Biology B2 (i)

Life Processes

HideShow resource information
  • Created by: vicky907
  • Created on: 11-04-11 18:53

Life and Cells.

What does the nucleus of a human cell contain?

1 of 56

It contains genetic material that controls the activites of the cell.

2 of 56

What is cytoplasm?

3 of 56

It is a gel-like substance where most of the chemical reactions happen. It contains enzymes that control these chemical reactions.

4 of 56

What is the cell membrane?

5 of 56

It holds the cell together and controls what goes in and out.

6 of 56

What is mitochondria?

7 of 56

These are where most of the reactions for respiration take place. Respiration releases energy that cells need to work.

8 of 56

What is made in the Ribosomes?

9 of 56

Proteins are made in the cell.

10 of 56

What three extra things does a plant cell have, that an animal cell does not?

11 of 56

The thirst thing is a rigid cell wall. This is made of cellulose. It supports the cell and strengthens it.

Secondly, Permanent vacuole. This contains cell sap, a weak solution of sugar and salts.

And lastly, chloroplasts. This is where photosynthesis occurs, which makes food for the plant. They contain a green substance called chlorophyll.

12 of 56

Specialised Cells.

How are palisade leaf cells adapted for photosynthesis?

13 of 56

Firstly, they are packed with chloroplasts for photosynthesis. More of them are crammed at the top of the cell - so they are nearer the light.

Secondly, they have a tall shape which means they have a lot of surface area exposed down the side for absorbing CO2 from air in the leaf.

Lastly, they have a thin shape that means you can pack loads of them in at the top of a leaf.

A fact about Palisade leaves cells are that they are grouped together to give the palisade layer of a leaf. This is the leaf tissue where most of the photosynthesis happens.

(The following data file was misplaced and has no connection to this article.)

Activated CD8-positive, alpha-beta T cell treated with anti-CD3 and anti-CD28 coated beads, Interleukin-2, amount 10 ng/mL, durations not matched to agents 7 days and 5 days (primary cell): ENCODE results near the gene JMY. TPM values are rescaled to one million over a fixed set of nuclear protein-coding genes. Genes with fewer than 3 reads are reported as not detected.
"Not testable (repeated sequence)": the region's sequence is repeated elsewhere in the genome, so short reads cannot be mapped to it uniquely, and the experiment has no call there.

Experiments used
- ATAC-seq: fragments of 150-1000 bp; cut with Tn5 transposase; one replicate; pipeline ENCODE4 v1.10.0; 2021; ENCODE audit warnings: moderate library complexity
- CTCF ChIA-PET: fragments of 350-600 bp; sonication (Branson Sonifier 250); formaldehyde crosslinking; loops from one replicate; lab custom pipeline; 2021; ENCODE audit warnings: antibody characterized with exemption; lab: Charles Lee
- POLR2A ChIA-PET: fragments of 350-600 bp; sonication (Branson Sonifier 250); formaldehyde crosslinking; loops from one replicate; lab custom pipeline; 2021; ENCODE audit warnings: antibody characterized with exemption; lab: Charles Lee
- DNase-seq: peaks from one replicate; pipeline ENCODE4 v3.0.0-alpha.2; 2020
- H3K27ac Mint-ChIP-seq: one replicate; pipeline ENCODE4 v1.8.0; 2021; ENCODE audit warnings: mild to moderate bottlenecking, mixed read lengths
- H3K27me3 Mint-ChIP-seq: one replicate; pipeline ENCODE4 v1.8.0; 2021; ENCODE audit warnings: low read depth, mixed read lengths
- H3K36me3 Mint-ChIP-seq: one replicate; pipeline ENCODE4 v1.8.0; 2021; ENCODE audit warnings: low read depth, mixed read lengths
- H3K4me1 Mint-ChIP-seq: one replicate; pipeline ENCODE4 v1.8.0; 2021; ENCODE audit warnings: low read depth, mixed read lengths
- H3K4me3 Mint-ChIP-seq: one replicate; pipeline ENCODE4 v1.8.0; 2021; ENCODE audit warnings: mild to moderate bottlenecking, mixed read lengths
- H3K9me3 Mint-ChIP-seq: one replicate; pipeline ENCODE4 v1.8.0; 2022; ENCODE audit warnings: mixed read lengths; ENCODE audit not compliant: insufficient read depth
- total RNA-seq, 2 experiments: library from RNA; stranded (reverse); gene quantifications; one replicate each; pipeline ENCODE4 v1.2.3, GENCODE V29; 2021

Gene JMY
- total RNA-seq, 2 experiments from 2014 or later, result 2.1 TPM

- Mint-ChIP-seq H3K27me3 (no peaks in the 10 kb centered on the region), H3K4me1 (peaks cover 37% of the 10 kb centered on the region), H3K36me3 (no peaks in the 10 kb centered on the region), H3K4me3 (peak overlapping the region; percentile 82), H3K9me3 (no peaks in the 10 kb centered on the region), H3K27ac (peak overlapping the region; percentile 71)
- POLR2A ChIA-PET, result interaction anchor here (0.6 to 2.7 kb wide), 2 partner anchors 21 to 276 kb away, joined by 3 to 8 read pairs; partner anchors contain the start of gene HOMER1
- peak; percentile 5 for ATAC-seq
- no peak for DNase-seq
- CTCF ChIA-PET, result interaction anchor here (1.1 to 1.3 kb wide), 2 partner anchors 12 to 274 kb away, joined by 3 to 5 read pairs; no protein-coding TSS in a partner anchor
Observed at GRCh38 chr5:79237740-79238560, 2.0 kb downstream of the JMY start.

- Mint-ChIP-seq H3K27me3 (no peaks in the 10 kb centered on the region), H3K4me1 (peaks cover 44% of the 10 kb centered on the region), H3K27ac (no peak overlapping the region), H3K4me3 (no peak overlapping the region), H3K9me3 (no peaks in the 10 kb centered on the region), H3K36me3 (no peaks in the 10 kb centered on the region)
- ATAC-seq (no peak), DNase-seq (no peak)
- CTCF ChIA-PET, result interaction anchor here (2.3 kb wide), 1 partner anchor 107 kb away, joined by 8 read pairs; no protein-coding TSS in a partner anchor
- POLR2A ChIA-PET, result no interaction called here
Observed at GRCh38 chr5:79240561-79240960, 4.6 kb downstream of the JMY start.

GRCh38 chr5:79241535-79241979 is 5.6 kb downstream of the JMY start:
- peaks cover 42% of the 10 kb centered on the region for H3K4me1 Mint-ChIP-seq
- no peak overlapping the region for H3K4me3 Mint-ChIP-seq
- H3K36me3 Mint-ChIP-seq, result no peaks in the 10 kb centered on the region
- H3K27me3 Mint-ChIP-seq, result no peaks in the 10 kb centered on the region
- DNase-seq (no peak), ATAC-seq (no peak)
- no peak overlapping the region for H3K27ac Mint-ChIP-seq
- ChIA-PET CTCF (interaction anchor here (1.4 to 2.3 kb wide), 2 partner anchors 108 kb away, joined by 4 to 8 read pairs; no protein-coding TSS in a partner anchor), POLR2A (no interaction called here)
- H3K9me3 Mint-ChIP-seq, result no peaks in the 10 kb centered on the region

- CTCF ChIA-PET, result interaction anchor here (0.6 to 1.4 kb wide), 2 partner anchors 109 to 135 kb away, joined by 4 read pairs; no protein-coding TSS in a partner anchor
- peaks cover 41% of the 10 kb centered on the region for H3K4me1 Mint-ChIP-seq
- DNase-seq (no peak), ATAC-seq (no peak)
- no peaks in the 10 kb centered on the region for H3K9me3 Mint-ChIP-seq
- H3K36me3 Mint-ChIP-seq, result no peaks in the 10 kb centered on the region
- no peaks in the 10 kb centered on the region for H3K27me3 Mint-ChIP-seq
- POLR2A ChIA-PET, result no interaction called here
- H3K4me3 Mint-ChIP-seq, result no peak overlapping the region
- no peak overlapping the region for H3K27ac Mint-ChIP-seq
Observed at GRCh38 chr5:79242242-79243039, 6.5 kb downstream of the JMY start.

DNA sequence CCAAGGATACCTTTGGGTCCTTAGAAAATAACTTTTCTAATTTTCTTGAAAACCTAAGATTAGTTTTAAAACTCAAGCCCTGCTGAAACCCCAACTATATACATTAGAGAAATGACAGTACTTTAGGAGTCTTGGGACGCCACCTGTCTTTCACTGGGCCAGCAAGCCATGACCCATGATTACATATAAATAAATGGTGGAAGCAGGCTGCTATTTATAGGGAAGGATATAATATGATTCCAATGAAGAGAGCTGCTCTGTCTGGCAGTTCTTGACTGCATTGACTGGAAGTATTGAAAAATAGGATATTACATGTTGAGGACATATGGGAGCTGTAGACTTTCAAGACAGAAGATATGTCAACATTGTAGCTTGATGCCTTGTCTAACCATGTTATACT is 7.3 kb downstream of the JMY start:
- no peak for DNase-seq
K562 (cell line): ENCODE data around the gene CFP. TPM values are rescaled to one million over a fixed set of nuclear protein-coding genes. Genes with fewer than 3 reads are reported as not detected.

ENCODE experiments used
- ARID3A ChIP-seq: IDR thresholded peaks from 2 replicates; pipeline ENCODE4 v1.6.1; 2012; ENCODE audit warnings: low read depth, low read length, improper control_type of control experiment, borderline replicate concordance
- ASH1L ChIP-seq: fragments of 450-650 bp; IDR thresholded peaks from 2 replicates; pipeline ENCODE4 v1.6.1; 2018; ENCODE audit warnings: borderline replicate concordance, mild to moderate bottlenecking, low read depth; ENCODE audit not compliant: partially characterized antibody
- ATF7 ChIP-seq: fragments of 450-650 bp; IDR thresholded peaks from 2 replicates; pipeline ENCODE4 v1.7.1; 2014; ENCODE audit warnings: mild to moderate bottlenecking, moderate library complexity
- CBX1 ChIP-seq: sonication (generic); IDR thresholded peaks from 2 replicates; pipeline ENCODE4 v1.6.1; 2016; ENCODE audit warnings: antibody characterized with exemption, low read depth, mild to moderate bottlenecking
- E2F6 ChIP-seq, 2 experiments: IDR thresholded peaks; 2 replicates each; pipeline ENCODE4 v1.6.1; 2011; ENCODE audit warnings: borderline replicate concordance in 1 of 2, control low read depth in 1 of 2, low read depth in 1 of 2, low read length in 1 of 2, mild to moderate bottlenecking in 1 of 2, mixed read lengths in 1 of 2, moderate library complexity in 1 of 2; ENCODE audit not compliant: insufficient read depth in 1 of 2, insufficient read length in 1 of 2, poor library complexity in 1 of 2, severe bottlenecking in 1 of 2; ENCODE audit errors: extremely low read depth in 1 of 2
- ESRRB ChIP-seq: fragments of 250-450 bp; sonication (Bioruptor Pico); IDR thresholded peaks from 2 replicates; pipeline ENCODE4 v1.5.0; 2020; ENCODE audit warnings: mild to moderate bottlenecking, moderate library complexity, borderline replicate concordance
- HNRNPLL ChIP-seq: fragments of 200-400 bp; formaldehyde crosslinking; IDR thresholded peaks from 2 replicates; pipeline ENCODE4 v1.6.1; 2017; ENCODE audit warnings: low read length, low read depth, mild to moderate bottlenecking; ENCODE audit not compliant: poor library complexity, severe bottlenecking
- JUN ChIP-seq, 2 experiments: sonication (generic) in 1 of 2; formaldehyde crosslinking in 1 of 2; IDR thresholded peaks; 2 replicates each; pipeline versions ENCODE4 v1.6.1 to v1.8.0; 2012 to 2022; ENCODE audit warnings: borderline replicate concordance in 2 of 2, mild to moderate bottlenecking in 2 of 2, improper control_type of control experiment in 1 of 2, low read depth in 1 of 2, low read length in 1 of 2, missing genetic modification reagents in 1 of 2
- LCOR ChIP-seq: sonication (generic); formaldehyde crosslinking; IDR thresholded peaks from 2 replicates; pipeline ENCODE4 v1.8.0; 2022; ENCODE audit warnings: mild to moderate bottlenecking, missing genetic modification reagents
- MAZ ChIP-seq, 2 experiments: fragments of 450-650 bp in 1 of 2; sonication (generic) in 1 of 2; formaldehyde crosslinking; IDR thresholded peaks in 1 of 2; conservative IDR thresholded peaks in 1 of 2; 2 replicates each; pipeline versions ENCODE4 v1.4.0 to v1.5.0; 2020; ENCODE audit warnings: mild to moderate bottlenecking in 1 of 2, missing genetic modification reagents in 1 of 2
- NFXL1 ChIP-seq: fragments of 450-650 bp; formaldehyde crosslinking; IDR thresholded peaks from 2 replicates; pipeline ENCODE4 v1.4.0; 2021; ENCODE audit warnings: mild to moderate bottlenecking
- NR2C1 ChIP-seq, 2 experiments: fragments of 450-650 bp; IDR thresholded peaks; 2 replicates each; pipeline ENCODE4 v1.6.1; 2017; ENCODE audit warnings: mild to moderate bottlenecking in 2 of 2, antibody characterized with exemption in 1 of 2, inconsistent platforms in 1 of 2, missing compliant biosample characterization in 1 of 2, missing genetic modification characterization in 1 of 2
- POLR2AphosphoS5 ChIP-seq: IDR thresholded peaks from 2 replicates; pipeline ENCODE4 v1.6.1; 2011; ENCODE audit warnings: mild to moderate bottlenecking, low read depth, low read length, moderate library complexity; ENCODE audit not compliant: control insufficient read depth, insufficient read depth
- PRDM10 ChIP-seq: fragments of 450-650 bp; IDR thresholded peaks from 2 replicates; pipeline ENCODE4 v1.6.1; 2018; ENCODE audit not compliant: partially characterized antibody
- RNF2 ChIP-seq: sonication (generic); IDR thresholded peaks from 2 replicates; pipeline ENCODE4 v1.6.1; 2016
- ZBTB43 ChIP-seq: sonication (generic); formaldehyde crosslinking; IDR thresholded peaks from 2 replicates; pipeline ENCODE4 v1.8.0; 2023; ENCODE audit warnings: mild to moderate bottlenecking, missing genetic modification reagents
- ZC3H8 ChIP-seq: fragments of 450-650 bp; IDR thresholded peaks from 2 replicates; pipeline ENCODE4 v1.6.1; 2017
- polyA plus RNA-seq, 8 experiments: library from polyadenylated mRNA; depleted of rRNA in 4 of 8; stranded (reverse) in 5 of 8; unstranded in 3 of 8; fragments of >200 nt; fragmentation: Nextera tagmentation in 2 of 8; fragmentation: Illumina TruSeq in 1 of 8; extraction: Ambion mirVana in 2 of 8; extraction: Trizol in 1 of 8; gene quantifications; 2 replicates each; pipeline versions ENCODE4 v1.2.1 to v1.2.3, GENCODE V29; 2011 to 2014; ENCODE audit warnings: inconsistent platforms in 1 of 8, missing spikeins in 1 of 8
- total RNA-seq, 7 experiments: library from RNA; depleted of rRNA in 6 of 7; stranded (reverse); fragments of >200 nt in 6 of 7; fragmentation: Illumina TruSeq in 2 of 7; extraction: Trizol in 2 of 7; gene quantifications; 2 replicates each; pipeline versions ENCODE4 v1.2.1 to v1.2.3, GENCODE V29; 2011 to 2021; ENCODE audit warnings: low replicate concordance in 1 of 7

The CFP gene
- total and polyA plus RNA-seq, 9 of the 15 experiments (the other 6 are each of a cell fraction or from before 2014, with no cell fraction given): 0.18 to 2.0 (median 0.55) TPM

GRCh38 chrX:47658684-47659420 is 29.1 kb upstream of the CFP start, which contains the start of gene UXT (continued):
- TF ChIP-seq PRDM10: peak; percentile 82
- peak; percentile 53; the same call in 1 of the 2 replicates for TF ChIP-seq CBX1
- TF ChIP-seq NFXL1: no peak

14 of 56

How are guard cells adapted to open and close pores?

15 of 56

They are in a special kidney shape which opens and closes the pores in a leaf.

Secondly, thin outer walls and thickened inner walls make the opening and closing work.

Lastly, the are sensitive to light and close at night to save water without losing out on photosynthesis.

Therefore, they are adapted to their function of allowing gas exchange and controlling water loss within the leaf organ.

16 of 56

How are red blood cells adapted to carry oxygen?

17 of 56

Firstly, they have a big surface area for absorbing oxygen. It also helps them pass smoothly through capillaries to reach body cells.

Secondly, they are packed with haemoglobin, the pigment that absorbs the oxygen.

Lastly, they have no nucleus. This leaves room for more haemoglobin.

Therefore, red blood cells are an important part of the blood (blood's actually counted as a tissue).

18 of 56

How are sperm and egg cells adapted for reproduction?

19 of 56

The egg contains huge food reserves to feed the embryo. The membrane of the egg instantly changes when the sperm fuses with edd to stop any more sperm getting in. This makes sure the offspring ends up with the right amount of DNA.

The sperm has a long tail and a streamlined head to help it swim to the egg. There are a lot of mitochondria in the cell to provide the energy needed. They also carry enzymes in their head to digest through the egg cell membrane.

20 of 56


What is diffusion?

21 of 56

Diffusion is the passive movement of particles from an area of high concentration to an area of low concentration. It happens in liquids and gases.

22 of 56

How do particles flow throug the cell membrane?

23 of 56

They flow from a high concentration to a low concentration. The bigger the difference in concentration, the faster the diffusion rate.

24 of 56

What three things does the rate of diffusion depends on?

25 of 56

One - Distance. Substances diffuse more quickly when they haven't as far to move.

Two - Concentration Difference. Substances diffuse faster if there's a big difference in concentration.